In a 19-count indictment, the mother of a toddler discovered dead in a Georgia landfill is accused of murder and other offenses and claims she used narcotics before killing her son and discarding his body in a trash can.
On Wednesday, a grand jury in Chatham County handed down an indictment against Leilani Simon. She was detained by police on November 21, the day after they discovered the bones of her kid in a dump after searching through trash there for weeks.
The 20-month-old son of Simon, who lives with her outside of Savannah, was reported missing from his indoor playpen on the morning of October 5 when Simon contacted 911.
Investigators suspect the youngster is deceased, Chatham County Police Chief Jeff Hadley stated after officers searched the house and neighborhood for days. Simon was the only suspect, he added.
Two weeks after the youngster went missing, police and FBI agents concentrated their inquiry on the waste. Before discovering human remains that DNA tests identified as Quinton’s, they dug through rubbish for more than a month.
The mother of a toddler found dead in a Georgia landfill has been charged with murder and other crimes in a 19-count indictment that alleges she used drugs before killing her son and dumping his body in a trash bin. https://t.co/480FB1WE6y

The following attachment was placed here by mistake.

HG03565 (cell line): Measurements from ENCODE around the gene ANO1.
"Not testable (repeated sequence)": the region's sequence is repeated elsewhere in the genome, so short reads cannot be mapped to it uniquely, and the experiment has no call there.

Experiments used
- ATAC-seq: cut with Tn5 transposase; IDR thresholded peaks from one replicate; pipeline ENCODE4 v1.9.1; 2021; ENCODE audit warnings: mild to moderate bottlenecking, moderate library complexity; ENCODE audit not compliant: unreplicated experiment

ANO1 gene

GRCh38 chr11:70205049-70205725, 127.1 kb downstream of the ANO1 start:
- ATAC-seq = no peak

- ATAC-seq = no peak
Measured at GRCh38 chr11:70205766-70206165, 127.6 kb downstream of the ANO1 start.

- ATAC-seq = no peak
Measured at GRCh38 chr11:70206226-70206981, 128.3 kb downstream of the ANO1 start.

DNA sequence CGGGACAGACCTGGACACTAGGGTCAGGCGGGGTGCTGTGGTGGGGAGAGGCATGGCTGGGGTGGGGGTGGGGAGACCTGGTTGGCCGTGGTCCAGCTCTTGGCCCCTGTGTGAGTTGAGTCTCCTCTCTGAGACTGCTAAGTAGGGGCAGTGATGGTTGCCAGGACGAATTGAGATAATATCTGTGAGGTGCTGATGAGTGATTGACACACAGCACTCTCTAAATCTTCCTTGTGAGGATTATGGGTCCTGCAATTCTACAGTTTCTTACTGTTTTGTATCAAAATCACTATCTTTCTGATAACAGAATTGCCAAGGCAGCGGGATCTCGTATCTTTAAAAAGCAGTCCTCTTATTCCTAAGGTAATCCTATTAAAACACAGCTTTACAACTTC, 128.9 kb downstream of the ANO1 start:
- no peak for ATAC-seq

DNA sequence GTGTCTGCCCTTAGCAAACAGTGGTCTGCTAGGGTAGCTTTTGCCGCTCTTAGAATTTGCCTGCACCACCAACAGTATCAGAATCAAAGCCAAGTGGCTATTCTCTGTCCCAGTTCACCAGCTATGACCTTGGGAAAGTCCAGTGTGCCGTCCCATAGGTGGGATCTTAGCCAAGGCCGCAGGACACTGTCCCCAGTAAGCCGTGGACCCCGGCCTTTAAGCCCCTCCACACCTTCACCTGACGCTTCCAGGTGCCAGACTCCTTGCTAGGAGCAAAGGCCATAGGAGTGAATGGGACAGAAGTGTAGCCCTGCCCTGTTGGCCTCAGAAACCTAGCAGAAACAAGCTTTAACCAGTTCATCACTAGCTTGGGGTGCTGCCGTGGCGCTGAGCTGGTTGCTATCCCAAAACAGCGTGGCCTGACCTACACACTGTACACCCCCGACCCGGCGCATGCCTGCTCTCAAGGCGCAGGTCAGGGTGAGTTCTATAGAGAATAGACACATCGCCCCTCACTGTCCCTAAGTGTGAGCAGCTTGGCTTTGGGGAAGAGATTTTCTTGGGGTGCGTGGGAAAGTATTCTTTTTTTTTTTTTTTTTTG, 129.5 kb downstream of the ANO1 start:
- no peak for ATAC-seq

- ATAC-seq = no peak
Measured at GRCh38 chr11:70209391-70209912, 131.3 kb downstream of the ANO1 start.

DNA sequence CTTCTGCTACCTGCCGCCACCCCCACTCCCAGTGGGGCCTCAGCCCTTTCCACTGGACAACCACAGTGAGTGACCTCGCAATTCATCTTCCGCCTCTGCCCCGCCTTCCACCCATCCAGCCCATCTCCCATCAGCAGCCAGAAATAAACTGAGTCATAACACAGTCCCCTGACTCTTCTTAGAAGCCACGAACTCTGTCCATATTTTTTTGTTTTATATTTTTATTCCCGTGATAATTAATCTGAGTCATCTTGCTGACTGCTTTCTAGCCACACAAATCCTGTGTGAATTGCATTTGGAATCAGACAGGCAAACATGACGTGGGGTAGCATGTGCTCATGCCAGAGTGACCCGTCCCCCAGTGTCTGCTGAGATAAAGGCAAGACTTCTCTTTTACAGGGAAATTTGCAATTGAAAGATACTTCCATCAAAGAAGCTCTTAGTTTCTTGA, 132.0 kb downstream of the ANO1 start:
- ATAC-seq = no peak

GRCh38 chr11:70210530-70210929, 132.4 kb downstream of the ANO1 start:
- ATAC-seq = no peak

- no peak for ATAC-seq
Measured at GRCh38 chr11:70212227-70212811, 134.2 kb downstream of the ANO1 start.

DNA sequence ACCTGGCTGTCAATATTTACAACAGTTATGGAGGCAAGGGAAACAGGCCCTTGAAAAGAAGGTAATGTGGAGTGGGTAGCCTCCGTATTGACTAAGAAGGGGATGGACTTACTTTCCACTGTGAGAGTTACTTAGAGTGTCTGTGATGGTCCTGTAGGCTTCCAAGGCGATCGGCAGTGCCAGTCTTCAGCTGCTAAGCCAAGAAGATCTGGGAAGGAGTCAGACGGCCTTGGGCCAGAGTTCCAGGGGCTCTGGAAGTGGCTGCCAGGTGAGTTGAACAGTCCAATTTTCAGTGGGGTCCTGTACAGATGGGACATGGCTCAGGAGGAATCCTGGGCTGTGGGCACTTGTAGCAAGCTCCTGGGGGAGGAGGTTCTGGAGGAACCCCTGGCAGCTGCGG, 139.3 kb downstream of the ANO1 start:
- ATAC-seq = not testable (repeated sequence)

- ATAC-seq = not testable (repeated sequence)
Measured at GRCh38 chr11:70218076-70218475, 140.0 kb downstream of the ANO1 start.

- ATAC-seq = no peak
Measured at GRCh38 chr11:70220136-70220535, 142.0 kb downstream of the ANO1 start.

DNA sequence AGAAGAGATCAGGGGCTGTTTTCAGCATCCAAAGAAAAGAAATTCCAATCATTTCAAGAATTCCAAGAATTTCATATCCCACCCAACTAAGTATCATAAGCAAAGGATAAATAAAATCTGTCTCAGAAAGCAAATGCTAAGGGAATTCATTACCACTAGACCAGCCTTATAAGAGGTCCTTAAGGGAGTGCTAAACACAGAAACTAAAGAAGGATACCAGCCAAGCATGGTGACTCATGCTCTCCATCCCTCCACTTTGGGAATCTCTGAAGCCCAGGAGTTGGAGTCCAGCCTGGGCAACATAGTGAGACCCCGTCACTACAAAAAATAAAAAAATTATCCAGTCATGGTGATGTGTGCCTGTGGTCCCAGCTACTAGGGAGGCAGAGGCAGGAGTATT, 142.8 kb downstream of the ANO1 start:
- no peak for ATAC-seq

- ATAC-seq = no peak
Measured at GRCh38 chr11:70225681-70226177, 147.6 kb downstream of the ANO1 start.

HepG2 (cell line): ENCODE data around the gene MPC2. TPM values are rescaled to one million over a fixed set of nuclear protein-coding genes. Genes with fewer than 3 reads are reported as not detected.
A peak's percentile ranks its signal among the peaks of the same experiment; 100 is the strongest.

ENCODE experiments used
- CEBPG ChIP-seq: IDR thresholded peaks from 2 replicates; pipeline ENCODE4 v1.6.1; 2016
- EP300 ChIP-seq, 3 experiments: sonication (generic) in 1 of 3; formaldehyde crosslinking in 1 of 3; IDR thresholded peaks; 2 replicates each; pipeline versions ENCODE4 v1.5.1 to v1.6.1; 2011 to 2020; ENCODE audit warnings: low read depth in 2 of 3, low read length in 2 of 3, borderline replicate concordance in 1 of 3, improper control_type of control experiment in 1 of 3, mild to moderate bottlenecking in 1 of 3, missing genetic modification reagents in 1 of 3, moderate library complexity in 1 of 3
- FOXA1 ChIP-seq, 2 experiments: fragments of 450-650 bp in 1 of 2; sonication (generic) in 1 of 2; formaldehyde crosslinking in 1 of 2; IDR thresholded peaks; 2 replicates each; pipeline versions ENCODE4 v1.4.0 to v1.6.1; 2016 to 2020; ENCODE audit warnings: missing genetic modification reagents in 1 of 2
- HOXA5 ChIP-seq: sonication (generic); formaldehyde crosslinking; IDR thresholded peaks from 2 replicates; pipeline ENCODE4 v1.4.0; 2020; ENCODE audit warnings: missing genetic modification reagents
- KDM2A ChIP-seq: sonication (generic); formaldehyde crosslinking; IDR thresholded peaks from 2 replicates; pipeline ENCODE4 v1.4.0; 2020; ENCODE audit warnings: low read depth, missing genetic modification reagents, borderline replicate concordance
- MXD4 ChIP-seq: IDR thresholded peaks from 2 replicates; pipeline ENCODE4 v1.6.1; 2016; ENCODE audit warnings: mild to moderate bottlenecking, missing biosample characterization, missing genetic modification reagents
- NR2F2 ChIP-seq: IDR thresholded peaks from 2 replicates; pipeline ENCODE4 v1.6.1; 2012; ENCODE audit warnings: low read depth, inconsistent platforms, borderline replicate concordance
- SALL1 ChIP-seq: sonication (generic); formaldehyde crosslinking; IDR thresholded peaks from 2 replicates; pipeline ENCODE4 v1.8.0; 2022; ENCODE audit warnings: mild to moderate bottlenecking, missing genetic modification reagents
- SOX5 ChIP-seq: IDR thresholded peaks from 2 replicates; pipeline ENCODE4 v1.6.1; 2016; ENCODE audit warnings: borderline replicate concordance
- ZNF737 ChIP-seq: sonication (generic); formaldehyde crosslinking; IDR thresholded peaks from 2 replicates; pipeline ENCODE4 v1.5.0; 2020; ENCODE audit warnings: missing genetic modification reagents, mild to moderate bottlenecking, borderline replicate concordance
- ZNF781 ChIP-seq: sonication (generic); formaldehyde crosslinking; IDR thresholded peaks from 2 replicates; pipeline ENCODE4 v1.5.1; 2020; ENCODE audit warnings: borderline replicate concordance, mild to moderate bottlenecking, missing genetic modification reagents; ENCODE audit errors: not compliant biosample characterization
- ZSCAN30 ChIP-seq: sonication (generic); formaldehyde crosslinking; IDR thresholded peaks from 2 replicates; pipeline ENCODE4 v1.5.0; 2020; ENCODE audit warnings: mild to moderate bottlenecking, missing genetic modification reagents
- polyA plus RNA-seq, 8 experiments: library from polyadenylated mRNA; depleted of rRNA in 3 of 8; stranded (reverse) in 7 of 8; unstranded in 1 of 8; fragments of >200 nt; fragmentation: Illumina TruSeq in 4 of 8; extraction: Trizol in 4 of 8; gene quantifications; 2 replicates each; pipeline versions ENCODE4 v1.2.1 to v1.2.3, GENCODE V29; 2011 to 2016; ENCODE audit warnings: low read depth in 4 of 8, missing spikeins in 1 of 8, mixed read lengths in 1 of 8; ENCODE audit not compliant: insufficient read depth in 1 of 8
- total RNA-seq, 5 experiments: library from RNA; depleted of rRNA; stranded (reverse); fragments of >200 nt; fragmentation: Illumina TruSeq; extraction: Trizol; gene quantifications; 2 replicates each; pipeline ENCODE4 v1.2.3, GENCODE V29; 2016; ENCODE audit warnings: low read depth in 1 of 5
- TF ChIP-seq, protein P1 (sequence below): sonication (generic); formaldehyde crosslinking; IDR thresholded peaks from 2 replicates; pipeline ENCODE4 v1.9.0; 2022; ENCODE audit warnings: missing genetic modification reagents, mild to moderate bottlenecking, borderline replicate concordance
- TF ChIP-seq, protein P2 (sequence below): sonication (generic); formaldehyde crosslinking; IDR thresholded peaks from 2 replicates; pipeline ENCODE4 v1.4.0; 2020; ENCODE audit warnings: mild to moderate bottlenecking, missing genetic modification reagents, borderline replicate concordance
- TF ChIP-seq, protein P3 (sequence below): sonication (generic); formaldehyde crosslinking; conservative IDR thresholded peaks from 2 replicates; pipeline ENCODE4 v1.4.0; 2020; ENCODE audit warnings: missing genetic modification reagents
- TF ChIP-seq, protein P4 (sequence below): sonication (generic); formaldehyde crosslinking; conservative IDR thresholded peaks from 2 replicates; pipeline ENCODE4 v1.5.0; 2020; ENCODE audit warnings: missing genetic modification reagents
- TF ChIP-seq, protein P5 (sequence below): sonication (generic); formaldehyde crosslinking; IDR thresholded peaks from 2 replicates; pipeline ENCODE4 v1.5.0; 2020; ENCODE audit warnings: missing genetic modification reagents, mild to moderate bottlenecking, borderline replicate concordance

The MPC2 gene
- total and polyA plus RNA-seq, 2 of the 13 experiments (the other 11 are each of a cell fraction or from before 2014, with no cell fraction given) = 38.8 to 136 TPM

— WLOS (@WLOS_13) December 16, 2022
In addition to 14 different counts of lying to police, the indictment against Simon includes allegations of murder, hiding a death, and fraudulently reporting a crime. No attorney for Simon was listed in court documents, and it was not immediately clear if she had a representative.
According to the indictment, Simon met with a drug dealer the evening before her son’s murder and used an unidentified narcotic.
According to the indictment, Quinton’s mother hit him with an unidentified item on the morning of October 5 and caused “severe bodily injury” before he passed away.
The accusations state that she later disposed of his body outside a mobile home park, which is 1.5 miles (2.4 kilometers) from her residence. Simon later admitted to investigators that her purpose for going there was to get rid of “regular home rubbish.”
In a news conference on Wednesday, Chatham County Shalena Cook Jones declined to provide more information while pledging to bring the murdered child’s killer to justice.
The prosecutor stated, “It’s a matter that brings our own humanity into question.” The cases that keep us up at night are these.